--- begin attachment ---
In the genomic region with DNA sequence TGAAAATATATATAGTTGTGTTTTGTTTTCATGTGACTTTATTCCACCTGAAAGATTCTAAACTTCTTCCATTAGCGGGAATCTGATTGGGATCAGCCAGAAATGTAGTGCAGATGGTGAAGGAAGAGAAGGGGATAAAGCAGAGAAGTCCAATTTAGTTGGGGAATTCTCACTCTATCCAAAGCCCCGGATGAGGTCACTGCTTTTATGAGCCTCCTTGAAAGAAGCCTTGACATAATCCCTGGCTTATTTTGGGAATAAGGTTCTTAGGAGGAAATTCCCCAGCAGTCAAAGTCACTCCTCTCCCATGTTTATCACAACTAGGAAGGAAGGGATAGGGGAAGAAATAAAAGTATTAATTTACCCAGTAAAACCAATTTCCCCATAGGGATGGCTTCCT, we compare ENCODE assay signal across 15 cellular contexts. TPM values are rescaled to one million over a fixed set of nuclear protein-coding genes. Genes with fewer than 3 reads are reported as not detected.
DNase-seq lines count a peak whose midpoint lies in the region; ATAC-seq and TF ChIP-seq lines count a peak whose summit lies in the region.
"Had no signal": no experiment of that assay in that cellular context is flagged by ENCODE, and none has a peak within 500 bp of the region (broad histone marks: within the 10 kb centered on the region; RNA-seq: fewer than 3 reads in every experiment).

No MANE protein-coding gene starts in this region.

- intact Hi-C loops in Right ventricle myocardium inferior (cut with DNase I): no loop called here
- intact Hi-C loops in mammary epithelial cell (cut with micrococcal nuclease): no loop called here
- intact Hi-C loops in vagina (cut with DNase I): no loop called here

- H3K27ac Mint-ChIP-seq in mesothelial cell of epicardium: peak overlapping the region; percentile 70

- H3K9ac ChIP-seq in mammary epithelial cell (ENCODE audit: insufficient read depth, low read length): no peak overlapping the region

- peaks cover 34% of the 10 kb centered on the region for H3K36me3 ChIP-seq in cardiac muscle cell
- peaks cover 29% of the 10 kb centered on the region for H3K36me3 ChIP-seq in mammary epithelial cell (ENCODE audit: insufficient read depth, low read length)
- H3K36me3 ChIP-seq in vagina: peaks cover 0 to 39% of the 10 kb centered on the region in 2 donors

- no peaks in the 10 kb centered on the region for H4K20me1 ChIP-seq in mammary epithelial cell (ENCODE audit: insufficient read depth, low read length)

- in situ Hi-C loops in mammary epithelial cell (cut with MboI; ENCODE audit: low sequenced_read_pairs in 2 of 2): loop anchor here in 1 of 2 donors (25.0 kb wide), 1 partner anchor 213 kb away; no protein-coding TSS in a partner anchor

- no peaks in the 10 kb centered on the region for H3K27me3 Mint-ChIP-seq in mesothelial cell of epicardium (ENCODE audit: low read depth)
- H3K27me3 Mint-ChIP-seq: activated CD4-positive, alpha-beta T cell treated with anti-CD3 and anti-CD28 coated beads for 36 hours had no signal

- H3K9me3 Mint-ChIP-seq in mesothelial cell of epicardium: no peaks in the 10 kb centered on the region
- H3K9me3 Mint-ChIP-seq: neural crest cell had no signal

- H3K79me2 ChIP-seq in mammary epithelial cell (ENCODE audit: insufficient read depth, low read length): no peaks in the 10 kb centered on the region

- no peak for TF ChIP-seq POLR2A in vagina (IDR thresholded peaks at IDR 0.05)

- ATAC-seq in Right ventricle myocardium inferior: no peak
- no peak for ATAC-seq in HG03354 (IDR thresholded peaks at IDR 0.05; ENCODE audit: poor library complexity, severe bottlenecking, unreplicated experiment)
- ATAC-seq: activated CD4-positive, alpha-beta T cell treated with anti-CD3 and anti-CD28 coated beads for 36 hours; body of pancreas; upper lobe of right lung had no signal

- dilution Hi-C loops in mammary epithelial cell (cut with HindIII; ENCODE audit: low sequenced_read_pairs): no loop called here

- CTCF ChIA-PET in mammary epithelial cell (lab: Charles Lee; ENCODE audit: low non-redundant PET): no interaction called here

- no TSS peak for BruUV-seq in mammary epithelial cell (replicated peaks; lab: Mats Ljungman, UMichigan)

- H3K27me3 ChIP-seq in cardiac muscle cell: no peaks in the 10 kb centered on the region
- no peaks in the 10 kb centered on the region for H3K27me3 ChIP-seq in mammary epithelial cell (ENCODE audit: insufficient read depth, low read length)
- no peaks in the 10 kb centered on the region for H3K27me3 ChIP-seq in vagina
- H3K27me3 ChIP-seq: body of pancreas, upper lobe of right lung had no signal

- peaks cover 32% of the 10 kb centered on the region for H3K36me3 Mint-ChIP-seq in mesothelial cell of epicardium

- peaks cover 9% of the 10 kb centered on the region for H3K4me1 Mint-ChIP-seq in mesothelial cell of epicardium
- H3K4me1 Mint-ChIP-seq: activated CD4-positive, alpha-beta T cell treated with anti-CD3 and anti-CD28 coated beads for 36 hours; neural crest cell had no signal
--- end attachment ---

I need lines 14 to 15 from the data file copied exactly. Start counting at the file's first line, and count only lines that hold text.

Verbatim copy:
- in situ Hi-C loops in mammary epithelial cell (cut with MboI; ENCODE audit: low sequenced_read_pairs in 2 of 2): loop anchor here in 1 of 2 donors (25.0 kb wide), 1 partner anchor 213 kb away; no protein-coding TSS in a partner anchor

- no peaks in the 10 kb centered on the region for H3K27me3 Mint-ChIP-seq in mesothelial cell of epicardium (ENCODE audit: low read depth)